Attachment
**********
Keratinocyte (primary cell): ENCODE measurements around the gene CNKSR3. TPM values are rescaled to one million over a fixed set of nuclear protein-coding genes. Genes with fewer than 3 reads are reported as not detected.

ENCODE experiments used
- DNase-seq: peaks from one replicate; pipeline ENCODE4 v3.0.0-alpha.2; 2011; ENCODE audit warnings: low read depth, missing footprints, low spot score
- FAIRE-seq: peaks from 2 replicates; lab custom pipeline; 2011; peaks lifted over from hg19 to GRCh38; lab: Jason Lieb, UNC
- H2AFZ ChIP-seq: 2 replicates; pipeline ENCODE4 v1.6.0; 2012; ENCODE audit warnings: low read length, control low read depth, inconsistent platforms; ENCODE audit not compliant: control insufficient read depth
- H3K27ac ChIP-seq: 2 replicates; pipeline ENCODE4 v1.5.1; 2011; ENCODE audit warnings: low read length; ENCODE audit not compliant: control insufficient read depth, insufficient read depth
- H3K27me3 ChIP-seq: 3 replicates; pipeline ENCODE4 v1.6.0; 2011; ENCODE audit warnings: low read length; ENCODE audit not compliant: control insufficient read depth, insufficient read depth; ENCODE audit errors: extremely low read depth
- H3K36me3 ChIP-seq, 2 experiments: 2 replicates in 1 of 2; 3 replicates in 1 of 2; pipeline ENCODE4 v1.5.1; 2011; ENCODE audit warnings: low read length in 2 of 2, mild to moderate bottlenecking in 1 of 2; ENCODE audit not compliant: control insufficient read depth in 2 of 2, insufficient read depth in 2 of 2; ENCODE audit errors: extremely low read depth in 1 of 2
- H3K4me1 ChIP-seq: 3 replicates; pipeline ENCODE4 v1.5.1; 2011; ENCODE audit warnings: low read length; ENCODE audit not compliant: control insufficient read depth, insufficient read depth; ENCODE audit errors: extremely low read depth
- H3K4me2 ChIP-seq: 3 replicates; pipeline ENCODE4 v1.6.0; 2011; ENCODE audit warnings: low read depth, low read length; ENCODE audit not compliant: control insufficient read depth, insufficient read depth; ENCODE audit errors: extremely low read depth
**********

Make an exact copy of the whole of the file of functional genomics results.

Keratinocyte (primary cell): ENCODE measurements around the gene CNKSR3. TPM values are rescaled to one million over a fixed set of nuclear protein-coding genes. Genes with fewer than 3 reads are reported as not detected.

ENCODE experiments used
- DNase-seq: peaks from one replicate; pipeline ENCODE4 v3.0.0-alpha.2; 2011; ENCODE audit warnings: low read depth, missing footprints, low spot score
- FAIRE-seq: peaks from 2 replicates; lab custom pipeline; 2011; peaks lifted over from hg19 to GRCh38; lab: Jason Lieb, UNC
- H2AFZ ChIP-seq: 2 replicates; pipeline ENCODE4 v1.6.0; 2012; ENCODE audit warnings: low read length, control low read depth, inconsistent platforms; ENCODE audit not compliant: control insufficient read depth
- H3K27ac ChIP-seq: 2 replicates; pipeline ENCODE4 v1.5.1; 2011; ENCODE audit warnings: low read length; ENCODE audit not compliant: control insufficient read depth, insufficient read depth
- H3K27me3 ChIP-seq: 3 replicates; pipeline ENCODE4 v1.6.0; 2011; ENCODE audit warnings: low read length; ENCODE audit not compliant: control insufficient read depth, insufficient read depth; ENCODE audit errors: extremely low read depth
- H3K36me3 ChIP-seq, 2 experiments: 2 replicates in 1 of 2; 3 replicates in 1 of 2; pipeline ENCODE4 v1.5.1; 2011; ENCODE audit warnings: low read length in 2 of 2, mild to moderate bottlenecking in 1 of 2; ENCODE audit not compliant: control insufficient read depth in 2 of 2, insufficient read depth in 2 of 2; ENCODE audit errors: extremely low read depth in 1 of 2
- H3K4me1 ChIP-seq: 3 replicates; pipeline ENCODE4 v1.5.1; 2011; ENCODE audit warnings: low read length; ENCODE audit not compliant: control insufficient read depth, insufficient read depth; ENCODE audit errors: extremely low read depth
- H3K4me2 ChIP-seq: 3 replicates; pipeline ENCODE4 v1.6.0; 2011; ENCODE audit warnings: low read depth, low read length; ENCODE audit not compliant: control insufficient read depth, insufficient read depth; ENCODE audit errors: extremely low read depth